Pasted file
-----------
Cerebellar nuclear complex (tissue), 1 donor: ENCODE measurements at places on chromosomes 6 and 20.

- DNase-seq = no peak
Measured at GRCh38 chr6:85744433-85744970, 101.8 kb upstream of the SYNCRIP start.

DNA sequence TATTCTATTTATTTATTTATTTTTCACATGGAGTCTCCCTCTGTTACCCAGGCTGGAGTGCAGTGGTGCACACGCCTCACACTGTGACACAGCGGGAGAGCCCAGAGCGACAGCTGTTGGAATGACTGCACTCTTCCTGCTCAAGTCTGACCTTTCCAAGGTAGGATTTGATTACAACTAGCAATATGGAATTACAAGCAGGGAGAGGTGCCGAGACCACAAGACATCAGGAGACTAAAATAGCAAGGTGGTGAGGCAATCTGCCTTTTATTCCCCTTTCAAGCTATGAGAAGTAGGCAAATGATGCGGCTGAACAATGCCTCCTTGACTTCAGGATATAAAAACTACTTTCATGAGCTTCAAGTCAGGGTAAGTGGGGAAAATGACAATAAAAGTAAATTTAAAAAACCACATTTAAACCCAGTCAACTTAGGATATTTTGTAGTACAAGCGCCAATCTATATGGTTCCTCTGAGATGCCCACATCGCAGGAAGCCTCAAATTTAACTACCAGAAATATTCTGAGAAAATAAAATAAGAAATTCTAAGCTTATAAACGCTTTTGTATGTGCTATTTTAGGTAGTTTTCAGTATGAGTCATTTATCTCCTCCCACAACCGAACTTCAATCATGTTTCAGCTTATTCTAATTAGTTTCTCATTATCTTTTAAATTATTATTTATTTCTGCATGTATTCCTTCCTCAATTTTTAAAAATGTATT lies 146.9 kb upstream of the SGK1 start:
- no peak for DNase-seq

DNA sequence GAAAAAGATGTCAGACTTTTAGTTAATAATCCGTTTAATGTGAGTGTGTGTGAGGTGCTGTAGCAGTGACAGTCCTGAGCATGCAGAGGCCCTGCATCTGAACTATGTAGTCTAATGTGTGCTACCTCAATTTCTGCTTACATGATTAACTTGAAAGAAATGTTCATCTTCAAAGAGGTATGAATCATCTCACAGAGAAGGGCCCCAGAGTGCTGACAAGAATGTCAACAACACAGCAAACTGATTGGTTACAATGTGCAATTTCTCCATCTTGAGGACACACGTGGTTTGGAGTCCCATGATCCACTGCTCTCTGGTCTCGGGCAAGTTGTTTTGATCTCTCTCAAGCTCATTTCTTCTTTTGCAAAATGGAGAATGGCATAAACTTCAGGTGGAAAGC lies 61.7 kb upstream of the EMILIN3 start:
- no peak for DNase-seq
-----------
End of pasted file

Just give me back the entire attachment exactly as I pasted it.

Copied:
Cerebellar nuclear complex (tissue), 1 donor: ENCODE measurements at places on chromosomes 6 and 20.

- DNase-seq = no peak
Measured at GRCh38 chr6:85744433-85744970, 101.8 kb upstream of the SYNCRIP start.

DNA sequence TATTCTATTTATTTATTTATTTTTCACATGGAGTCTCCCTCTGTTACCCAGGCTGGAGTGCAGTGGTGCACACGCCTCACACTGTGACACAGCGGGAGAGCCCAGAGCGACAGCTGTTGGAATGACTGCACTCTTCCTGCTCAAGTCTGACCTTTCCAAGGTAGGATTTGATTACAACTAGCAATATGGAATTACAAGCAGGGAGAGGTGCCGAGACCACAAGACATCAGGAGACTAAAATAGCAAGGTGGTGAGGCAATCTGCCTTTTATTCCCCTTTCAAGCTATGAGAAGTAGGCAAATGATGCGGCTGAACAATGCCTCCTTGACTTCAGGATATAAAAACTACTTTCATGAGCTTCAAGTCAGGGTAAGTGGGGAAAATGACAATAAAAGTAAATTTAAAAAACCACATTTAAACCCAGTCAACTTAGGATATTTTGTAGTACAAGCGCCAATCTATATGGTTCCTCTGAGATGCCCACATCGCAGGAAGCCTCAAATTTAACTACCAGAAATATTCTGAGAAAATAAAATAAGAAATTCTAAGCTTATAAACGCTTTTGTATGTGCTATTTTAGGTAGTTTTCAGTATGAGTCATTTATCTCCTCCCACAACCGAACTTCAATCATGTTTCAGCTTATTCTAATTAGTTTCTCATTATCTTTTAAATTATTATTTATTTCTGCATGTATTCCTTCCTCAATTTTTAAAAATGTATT lies 146.9 kb upstream of the SGK1 start:
- no peak for DNase-seq

DNA sequence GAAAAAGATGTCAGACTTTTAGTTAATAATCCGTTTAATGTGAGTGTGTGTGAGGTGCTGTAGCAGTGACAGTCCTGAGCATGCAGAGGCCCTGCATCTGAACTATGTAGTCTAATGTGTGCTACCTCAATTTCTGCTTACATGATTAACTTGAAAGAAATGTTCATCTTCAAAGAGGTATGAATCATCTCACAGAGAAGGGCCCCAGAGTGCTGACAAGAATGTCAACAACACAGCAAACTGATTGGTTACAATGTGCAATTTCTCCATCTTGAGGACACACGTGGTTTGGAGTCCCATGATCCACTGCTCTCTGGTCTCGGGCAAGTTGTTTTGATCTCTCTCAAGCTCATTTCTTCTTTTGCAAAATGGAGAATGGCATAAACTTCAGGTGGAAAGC lies 61.7 kb upstream of the EMILIN3 start:
- no peak for DNase-seq